Being Supportive

Being Supportive.

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Being Supportive

When I was a chef, and a cafe owner,  there were some breakfasts, lunches and dinners when we had few customers.  As owner of that business I lost sleep at night, at times,  wondering how we were going to keep going.  Fortunately,  God gave me a better idea.  I received nudge after nudge encouraging me to go to seminary, to become a worship designer instead of a cake designer; to become a pastoral caregiver rather than a mentor to those wanting to know how to run a kitchen, a restaurant,  a staff.  Three years after I left, the cafe closed. I was sad when I heard about it, but once I’d left for seminary, I never looked back.

The funniest thing about being the former owner of a cafe and catering business is that every so often, even thirteen years later, someone will say something like, “I really miss Foxgrape.” Or “What a loss it is for Oberlin that Foxgrape is gone.” I like hearing these comments. They make me feel happy for having had the cafe for those 8 years.  I most often hear these comments from people who were devoted regular customers, the ones who pretty much kept the business afloat.  But I also hear these comments from people who seldom if ever came to the restaurant. And in those cases, I can’t help but think to myself, “Well, having your financial support might have made a difference.”   Worry about money is simply draining, isn’t it?

When I left the cafe for ministry I gleefully thought to myself, “Things will be different now. This is what I’m being called to do. It’s going to be easier.”  Does it surprise you to know that many people come to our churches and provide no financial support to them?  Ask them why not and the response is, “I can’t afford it.”  Sometimes, these are even the folks who make the most demands. These are often the folks who wonder why the church struggles to pay the bills. These are often the folks most opposed to searching out innovative ways to revitalize the church or want nothing to do with starting new ministries that involve helping the community outside of the church building.   Why should this be so confounding to me?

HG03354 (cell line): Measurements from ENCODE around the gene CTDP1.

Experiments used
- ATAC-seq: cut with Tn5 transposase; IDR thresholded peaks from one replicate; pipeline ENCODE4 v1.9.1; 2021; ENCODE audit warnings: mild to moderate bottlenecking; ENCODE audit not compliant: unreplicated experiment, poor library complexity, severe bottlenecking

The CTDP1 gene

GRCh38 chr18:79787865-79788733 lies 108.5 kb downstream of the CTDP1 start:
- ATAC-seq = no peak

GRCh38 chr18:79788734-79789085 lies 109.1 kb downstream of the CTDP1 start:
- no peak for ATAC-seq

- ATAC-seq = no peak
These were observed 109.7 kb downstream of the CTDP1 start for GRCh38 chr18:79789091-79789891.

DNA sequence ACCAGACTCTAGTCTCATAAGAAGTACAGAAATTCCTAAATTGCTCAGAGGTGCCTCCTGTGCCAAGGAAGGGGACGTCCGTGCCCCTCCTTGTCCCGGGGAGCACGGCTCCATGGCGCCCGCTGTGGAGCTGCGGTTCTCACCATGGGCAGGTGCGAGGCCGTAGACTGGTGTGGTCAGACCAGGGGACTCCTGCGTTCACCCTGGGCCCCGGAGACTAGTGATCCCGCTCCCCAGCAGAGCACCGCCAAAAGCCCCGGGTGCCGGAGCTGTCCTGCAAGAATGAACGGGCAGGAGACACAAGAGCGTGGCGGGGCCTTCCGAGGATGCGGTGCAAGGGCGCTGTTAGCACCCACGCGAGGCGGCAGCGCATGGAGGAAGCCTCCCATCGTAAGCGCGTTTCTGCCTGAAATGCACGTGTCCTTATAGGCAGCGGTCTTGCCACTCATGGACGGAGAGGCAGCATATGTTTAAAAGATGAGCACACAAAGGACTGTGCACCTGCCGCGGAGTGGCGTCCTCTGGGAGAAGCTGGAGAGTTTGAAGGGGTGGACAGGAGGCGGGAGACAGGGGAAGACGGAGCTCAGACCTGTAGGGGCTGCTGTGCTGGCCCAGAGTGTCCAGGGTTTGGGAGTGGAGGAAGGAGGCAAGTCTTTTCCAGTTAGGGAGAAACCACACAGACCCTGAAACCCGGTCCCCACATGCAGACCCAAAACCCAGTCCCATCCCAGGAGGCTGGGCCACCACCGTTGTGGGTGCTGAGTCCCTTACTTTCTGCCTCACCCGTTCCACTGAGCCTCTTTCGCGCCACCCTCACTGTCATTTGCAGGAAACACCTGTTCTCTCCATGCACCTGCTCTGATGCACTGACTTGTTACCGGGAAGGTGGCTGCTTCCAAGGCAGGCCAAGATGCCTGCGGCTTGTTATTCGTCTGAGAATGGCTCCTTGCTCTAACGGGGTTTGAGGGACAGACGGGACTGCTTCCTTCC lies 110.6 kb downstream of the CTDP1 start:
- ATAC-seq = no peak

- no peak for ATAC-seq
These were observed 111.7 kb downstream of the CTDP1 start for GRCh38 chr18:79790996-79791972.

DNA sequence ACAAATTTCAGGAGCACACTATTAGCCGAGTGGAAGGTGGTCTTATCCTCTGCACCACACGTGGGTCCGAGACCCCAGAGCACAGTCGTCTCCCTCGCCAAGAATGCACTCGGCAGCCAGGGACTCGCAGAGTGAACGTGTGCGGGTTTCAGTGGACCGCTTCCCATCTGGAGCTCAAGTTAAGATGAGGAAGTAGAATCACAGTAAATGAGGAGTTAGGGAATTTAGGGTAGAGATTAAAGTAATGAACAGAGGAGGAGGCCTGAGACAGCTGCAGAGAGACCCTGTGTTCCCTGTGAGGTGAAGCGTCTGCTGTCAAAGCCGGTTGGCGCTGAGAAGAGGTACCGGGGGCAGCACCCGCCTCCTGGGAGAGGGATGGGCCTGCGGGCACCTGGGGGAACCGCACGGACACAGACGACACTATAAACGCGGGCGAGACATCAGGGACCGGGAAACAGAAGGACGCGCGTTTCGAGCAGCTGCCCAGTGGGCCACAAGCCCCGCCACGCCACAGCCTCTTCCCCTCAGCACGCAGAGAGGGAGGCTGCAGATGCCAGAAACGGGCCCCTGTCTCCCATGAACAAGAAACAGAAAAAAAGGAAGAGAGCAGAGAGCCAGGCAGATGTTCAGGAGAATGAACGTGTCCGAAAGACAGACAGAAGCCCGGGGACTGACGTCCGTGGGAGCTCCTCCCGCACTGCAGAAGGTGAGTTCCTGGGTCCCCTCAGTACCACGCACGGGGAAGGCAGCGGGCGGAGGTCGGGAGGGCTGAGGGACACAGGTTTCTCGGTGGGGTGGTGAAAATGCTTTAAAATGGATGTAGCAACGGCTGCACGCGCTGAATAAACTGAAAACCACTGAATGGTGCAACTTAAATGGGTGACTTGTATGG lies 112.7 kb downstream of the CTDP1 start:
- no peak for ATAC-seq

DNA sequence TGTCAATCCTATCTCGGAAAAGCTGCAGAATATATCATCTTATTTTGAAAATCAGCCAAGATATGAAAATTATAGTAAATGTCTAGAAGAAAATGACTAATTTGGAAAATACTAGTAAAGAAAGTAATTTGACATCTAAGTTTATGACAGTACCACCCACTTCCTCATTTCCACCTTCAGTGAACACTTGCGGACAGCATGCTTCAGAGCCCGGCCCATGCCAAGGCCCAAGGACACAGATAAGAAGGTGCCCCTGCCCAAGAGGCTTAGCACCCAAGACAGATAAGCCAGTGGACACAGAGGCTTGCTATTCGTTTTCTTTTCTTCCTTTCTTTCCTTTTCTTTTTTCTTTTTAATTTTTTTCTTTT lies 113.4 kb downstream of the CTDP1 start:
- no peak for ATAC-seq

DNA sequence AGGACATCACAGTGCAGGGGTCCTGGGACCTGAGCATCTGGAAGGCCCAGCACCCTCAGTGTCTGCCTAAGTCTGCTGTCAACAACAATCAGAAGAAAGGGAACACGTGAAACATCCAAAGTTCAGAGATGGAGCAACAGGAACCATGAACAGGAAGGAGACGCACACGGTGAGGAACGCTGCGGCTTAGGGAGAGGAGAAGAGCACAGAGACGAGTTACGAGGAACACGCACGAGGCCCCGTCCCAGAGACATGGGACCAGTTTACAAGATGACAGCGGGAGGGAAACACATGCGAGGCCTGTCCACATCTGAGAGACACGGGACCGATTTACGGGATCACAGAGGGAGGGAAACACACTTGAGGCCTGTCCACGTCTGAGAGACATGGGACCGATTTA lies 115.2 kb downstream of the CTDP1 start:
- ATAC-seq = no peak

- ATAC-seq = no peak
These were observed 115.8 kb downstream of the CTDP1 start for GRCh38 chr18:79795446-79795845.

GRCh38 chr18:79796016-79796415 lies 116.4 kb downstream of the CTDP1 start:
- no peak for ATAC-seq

When I first returned to church in the 1980s  after years away, I didn’t give a penny to the church on Sundays. I also didn’t realize that this was one of my responsibilities as a Christian,  to support the ministries of the church.  In retrospect I realize I was  foisting my responsibility onto all the people sitting around me in the pews.

If you had asked me I would have said, “I can’t afford it.”  I didn’t understand that we all have a responsibility to do, not just a little bit, but the best we can do for the church, for God.

In our lives our first and most important obligation is to support the ministries of our churches.  An Interim Minister was the one who talked about giving, enough to finally get through to me.  She was very convincing.  I filled out my first pledge card the year she was at the church. I finally made a promise to do my part to support the church and the ministries of the church.

I’ve learned to talk about money in the churches I serve.  I can’t say that the people in my congregations love those talks.  I never thought I would use the expression, “You know pennies don’t fall from heaven” as often as I do.  I say that a lot. And some people have heard me and try to give more to support the church’s ministries. Many people have commented that  their giving makes them feel very happy.  But some people just roll their eyes. Others threaten to leave the church.  Sometimes these are the people who have been raised in our churches. Their parents and grandparents were founders. But, unfortunately, their parents and grandparents were not so good at teaching how to properly care for the church.  We in the church  call this care “stewardship” of the church.

I have to laugh at myself now. When I left Foxgrape to go into ministry I naively thought my days of  managing funds, making careful financial changes, and losing sleep over money had ended. Boy, was I wrong! Perhaps this is the main reason I’ve been called to the churches I serve. I know what you’re saying to yourself. You’re saying,  “Maybe you need to just turn this over to God.” And that is what I do, continually. But what I hear from God again and again is, “Pennies don’t fall from heaven, you know.”